Human impact signals from peat bogs: a combined palynological and geochemical approach

Lomas-Clarke, Sarah H. and Barber, Keith E. (2006) Human impact signals from peat bogs: a combined palynological and geochemical approach Vegetation History and Archaeobotany (doi:10.1007/s00334-006-0085-3).


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Abstract This research compares palynological evidence for changes in land use histories with a geochemical method for reconstructing past soil erosion. Changes in land use have significant effects on soil erosion. It has been shown elsewhere that silicon (Si) and titanium (Ti) are good proxies for soil erosion. Ombrotrophic peat bogs are useful archives in which to measure Si and Ti depositions as they only receive inorganic erosional inputs through atmospheric deposition and they contain very low background levels of mineral matter. The correlation between geochemical and pollen analytical reconstructions of past human activity from three raised bog sites in Great Britain and Ireland is discussed here, with reference to examples from four particular time periods: the mid-to-late Bronze Age/Iron Age, the late Iron Age/Roman period, the Middle Ages/Tudor period and the more recent past. The results generally indicate a close correlation between the palynological and geochemical proxies, with the combination of both methods allowing a more comprehensive interpretation of the palaeoenvironmental record. Plantago lanceolata and Poaceae pollen frequencies appear to correlate particularly well with the geochemical proxies. A multi-proxy approach such as this may be particularly useful for identifying and interpreting low-level prehistoric human impact.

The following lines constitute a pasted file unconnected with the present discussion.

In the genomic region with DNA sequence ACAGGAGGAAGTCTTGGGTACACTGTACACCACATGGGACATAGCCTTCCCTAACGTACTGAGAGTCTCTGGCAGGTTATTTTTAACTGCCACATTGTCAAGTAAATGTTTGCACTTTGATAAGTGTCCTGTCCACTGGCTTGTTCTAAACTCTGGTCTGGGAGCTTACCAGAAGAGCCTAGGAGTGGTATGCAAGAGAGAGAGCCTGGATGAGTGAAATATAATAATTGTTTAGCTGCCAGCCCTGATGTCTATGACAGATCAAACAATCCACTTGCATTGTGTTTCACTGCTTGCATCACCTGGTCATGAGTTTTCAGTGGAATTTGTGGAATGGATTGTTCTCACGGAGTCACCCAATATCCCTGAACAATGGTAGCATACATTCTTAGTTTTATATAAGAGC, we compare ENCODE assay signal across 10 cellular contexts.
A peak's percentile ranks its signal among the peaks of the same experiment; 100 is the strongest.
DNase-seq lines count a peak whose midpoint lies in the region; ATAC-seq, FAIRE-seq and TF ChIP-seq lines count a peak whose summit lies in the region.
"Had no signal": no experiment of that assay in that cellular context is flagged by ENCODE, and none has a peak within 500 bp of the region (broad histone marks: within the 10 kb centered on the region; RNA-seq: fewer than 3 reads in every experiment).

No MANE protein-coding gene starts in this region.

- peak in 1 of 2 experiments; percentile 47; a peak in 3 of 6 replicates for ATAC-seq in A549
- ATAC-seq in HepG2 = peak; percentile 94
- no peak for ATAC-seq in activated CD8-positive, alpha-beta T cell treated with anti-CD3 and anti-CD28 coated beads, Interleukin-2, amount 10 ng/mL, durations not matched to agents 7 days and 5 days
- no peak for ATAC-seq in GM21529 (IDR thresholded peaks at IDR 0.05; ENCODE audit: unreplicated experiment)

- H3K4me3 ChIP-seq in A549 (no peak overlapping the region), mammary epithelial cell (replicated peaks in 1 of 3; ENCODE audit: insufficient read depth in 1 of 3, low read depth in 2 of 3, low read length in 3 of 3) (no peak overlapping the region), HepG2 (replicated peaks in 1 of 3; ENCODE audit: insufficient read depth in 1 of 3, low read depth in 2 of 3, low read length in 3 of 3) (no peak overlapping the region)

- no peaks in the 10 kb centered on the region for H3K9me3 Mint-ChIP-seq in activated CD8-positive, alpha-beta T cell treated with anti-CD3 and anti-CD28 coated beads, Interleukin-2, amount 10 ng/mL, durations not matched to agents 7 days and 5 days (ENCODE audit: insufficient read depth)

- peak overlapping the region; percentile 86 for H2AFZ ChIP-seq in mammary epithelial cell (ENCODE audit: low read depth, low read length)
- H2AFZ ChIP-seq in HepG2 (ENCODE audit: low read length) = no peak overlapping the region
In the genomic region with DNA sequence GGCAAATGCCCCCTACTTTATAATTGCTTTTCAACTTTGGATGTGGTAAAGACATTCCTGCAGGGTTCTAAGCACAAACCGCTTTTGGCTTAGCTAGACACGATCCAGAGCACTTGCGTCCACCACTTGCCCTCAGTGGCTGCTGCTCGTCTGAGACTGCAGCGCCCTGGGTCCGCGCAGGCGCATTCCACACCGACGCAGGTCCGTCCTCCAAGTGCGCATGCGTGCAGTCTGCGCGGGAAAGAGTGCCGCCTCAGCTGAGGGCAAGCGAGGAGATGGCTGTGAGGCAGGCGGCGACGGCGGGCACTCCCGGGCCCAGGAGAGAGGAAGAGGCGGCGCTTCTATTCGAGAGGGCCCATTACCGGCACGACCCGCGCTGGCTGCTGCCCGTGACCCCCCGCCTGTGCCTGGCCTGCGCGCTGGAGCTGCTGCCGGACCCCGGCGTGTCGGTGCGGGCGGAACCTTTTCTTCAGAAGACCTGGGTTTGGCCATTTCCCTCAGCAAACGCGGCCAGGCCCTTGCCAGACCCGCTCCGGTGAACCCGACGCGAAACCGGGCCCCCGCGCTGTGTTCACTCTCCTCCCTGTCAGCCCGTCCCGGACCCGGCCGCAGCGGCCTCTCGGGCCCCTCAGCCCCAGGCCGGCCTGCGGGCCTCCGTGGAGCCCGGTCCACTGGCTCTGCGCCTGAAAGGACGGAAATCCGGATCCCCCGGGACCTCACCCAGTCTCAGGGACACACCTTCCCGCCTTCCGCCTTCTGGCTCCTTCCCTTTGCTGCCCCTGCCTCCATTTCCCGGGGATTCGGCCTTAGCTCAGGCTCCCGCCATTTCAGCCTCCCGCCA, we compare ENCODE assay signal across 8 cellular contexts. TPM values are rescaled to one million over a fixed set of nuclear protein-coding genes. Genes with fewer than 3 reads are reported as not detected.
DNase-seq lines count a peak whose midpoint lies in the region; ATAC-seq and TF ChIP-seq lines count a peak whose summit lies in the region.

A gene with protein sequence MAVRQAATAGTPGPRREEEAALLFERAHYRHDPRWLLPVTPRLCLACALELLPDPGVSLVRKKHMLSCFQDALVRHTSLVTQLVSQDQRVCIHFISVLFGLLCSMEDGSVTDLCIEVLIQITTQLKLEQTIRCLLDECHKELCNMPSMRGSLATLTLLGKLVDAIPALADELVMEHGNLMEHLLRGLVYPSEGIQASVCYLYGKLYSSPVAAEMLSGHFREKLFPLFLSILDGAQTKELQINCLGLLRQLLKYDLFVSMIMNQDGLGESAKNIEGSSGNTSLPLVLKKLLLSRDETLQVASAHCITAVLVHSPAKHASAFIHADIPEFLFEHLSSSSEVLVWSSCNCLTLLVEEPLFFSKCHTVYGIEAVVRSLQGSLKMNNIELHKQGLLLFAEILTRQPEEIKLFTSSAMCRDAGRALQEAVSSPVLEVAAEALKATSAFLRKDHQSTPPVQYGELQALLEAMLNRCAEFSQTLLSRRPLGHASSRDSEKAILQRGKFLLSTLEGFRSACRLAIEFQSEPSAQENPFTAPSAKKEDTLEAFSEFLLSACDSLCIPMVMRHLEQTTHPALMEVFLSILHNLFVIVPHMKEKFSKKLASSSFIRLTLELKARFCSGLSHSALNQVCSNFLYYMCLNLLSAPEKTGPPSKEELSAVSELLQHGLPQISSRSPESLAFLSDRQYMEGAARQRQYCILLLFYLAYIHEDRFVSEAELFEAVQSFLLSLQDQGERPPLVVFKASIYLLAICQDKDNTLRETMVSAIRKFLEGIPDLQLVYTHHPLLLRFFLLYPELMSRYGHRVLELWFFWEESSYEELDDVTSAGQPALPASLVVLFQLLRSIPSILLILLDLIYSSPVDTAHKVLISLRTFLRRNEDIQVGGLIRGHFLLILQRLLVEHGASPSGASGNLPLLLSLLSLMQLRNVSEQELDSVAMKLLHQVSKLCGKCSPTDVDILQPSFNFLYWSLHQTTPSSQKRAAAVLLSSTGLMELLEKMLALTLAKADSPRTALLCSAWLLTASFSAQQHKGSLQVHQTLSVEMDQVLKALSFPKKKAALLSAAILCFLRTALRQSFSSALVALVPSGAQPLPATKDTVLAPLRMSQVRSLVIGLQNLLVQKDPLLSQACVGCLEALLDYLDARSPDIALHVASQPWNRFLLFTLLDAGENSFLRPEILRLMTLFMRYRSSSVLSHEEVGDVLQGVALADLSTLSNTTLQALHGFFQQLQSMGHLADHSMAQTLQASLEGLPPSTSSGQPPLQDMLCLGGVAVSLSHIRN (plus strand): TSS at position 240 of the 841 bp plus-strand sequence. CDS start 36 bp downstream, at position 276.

Item Type: Article
Digital Object Identifier (DOI): doi:10.1007/s00334-006-0085-3
Additional Information: Successfully demonstrates, from peat bogs in England, Wales and Ireland, that the combined approach of palynological and geochemical reconstruction of human impact on vegetation and soils yields enhanced records of change from the Bronze Age to today. Particularly useful for identifying and interpreting low-level prehistoric impact.
ISSNs: 0939-6314 (print)
Keywords: human impact, land use change, geochemistry, pollen analysis, raised bog, british isles

ePrint ID: 43540
Date :
Date Event
Date Deposited: 23 Jan 2007
Last Modified: 16 Apr 2017 18:48
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